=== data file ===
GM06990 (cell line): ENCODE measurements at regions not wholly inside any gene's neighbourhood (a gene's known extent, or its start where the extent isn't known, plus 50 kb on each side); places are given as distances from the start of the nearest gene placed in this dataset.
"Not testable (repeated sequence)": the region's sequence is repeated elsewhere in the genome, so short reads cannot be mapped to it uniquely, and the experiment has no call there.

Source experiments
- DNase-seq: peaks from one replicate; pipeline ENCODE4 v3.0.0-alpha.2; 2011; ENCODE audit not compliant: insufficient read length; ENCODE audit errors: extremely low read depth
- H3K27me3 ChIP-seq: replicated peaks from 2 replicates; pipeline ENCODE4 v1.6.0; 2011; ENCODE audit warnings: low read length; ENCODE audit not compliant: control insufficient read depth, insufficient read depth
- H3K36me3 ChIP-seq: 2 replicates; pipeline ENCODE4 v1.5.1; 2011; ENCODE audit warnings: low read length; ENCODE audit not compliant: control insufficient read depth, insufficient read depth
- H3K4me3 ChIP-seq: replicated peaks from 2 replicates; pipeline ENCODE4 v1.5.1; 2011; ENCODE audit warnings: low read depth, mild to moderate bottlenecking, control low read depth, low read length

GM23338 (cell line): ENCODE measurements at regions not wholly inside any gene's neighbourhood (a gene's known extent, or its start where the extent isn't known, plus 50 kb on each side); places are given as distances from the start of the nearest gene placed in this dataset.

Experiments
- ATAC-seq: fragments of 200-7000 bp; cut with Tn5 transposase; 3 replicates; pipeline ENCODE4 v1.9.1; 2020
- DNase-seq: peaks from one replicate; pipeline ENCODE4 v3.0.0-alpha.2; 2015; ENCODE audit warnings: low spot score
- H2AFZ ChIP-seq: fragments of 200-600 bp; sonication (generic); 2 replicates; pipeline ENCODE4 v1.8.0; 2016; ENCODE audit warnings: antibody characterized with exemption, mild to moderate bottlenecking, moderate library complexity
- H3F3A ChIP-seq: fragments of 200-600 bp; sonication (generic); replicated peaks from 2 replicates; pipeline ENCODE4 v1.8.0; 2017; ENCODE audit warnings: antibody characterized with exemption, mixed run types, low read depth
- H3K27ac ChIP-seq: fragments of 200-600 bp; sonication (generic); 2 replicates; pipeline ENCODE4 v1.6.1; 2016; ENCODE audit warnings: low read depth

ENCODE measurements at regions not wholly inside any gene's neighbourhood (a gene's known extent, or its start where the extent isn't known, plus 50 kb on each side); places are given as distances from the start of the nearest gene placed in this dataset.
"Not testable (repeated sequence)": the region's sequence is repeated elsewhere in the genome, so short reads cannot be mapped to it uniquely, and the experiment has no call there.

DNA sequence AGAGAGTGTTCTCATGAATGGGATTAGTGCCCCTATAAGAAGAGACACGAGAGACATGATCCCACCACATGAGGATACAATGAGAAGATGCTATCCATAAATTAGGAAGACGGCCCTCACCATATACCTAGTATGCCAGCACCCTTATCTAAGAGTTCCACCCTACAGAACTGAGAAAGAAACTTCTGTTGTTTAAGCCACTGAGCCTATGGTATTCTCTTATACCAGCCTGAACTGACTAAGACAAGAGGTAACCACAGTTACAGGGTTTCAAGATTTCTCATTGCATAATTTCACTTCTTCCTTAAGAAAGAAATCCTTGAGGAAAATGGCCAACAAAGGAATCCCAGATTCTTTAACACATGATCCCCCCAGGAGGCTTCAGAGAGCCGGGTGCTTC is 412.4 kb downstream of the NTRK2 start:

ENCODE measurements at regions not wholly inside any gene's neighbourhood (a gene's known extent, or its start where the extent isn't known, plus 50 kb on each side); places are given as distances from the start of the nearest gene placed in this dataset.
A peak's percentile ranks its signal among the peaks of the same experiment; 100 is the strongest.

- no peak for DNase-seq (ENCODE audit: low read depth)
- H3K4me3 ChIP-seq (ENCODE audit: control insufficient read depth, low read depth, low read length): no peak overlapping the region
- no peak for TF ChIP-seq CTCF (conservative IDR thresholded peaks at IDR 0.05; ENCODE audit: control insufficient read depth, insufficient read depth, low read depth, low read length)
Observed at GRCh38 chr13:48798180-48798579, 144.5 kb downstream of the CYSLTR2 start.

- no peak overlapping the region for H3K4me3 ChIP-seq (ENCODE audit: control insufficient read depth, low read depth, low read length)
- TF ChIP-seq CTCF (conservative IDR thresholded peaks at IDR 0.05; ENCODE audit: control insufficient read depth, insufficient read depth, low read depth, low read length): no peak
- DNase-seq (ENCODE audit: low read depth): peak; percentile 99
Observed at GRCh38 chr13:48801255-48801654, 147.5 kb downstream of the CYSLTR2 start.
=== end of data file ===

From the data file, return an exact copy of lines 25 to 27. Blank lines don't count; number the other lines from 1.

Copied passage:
- TF ChIP-seq CTCF (conservative IDR thresholded peaks at IDR 0.05; ENCODE audit: control insufficient read depth, insufficient read depth, low read depth, low read length): no peak
- DNase-seq (ENCODE audit: low read depth): peak; percentile 99
Observed at GRCh38 chr13:48801255-48801654, 147.5 kb downstream of the CYSLTR2 start.